"I've been waiting for it," he said, flashing a slight grin. An ear-to-ear smile would have required too much energy. "I'm one of the guys [who] needs to be healed."

[+] EnlargeChristion Jones, Amari Cooper
Kevin C. Cox/Getty ImagesAfter playing for seven straight weeks, No. 1 Alabama gets the weekend off to recover and heal.
The nature of his injuries are unknown, a buildup of bumps and bruises on his 6-foot-4, 292-pound frame. Nose guard Brandon Ivory, no lightweight at more than 300 pounds, is out in what coach Nick Saban describes as a "medical issue." H-back/running back Jalston Fowler can't make contact in practice because of a concussion. Cornerback Deion Belue is dealing with a nagging toe injury and the starter opposite him, Bradley Sylve, isn't yet 100 percent either.

And that's just the injuries we know of.

The bye week comes at the perfect time for top-ranked Alabama. The scoring margin the past six weeks, 246-26, has made it look easy. But the games have demanded their own pound of flesh, the toll evidenced in every wince and limp.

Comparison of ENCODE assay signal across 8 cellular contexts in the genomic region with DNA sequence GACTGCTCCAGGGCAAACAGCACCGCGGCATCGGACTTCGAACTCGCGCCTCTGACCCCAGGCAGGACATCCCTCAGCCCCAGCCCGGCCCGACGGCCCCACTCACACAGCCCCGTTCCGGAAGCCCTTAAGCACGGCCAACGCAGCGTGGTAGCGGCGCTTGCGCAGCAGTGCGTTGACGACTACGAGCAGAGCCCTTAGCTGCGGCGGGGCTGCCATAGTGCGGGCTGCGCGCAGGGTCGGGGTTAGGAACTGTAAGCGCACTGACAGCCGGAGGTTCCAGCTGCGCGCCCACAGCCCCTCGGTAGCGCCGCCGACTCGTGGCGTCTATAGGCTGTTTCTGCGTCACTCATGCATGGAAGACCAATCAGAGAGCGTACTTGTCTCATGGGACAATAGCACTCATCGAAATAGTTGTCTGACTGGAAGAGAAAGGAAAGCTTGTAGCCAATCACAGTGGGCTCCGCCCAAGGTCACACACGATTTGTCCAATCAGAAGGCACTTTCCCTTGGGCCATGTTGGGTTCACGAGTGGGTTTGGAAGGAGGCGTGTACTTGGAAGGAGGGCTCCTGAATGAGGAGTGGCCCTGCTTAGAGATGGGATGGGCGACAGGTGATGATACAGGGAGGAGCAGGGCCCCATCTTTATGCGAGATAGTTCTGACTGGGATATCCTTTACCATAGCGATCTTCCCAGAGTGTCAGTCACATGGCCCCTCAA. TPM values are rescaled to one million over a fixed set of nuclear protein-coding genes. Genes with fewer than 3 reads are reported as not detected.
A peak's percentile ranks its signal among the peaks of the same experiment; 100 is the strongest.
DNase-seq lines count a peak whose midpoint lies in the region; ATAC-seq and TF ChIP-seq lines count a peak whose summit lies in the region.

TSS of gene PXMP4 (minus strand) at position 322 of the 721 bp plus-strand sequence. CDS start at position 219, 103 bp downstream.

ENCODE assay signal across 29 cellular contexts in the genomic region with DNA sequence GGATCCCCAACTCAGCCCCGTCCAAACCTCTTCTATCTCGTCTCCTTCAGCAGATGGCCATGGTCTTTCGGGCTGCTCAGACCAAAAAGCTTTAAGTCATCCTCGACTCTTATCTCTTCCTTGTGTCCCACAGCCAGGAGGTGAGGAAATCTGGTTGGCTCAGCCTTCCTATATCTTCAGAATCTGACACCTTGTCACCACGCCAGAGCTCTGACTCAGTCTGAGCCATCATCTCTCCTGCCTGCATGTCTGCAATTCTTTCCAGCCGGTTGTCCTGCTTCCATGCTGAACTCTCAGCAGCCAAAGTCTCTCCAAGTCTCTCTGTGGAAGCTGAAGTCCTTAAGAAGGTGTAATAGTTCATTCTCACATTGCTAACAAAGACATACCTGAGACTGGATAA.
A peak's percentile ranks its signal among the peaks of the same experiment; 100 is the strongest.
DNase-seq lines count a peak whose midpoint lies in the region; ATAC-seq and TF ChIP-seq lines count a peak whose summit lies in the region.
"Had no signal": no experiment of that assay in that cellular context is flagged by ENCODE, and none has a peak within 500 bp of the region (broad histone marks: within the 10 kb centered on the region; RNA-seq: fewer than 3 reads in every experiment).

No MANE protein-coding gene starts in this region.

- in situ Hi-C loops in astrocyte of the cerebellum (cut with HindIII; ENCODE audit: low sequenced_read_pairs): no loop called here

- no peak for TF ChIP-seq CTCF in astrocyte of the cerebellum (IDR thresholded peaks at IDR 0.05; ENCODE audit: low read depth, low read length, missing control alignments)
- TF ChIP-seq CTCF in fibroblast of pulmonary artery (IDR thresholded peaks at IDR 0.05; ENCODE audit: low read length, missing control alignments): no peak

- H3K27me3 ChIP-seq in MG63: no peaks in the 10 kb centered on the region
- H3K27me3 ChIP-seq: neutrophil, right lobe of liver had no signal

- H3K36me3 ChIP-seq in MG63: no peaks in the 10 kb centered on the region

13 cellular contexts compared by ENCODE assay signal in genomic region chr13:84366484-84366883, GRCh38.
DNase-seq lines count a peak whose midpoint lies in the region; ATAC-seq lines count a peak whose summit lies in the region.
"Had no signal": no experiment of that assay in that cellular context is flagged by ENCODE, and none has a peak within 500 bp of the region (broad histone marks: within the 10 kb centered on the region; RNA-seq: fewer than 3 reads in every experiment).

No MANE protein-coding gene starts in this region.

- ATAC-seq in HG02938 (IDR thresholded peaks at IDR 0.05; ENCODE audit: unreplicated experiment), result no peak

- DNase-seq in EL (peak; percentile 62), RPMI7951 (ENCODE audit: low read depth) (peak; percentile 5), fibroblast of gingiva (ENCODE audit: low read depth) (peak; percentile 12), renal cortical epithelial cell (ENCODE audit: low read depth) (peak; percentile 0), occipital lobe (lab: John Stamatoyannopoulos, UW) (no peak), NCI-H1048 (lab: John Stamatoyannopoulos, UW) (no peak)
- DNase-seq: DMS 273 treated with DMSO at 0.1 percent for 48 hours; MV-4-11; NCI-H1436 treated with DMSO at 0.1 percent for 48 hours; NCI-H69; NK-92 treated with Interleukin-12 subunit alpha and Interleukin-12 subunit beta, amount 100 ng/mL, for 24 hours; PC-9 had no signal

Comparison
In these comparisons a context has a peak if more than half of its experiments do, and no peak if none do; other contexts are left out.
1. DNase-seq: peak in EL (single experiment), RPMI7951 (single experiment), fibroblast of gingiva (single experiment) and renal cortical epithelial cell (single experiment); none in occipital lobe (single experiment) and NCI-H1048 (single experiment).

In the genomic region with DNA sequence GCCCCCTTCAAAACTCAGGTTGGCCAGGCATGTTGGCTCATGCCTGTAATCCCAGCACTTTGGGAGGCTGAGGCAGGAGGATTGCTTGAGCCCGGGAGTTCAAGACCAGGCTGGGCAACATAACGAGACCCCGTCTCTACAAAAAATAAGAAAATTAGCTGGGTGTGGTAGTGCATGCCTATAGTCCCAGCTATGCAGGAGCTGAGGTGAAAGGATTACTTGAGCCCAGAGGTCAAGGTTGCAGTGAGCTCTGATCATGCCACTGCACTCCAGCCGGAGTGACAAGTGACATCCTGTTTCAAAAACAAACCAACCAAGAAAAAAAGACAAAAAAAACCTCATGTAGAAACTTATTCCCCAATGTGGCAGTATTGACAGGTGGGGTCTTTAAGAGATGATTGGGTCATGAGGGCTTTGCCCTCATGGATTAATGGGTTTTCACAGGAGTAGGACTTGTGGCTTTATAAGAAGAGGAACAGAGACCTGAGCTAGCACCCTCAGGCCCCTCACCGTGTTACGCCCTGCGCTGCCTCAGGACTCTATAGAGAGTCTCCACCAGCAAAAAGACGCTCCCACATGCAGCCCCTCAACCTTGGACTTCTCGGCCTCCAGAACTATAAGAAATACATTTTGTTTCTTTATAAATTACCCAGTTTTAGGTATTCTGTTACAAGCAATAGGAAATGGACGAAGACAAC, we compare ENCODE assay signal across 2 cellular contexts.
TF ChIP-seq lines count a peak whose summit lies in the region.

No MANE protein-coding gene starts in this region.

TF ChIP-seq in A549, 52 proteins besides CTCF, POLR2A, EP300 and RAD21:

"In the SEC you bang hard every week, so you need time to rest up," Belue explained to reporters on Saturday night. "Then we have LSU, and they're going to come in and bang some more."

Ah, the matter of LSU. The 13th-ranked Tigers represent the biggest challenge to Alabama's undefeated season. Les Miles' squad always gives Alabama a hard time, and the last time his team came to Tuscaloosa (2011), it won. With a much improved offense thanks to new coordinator Cam Cameron, get ready for calls of an upset. Zach Mettenberger has progressed quickly into an NFL quarterback and with two of the best receivers in the SEC -- Jarvis Landry and Odell Beckham Jr. -- to throw the ball to, they''ll be licking their chops to get at Alabama's secondary, which doesn't have much quality depth.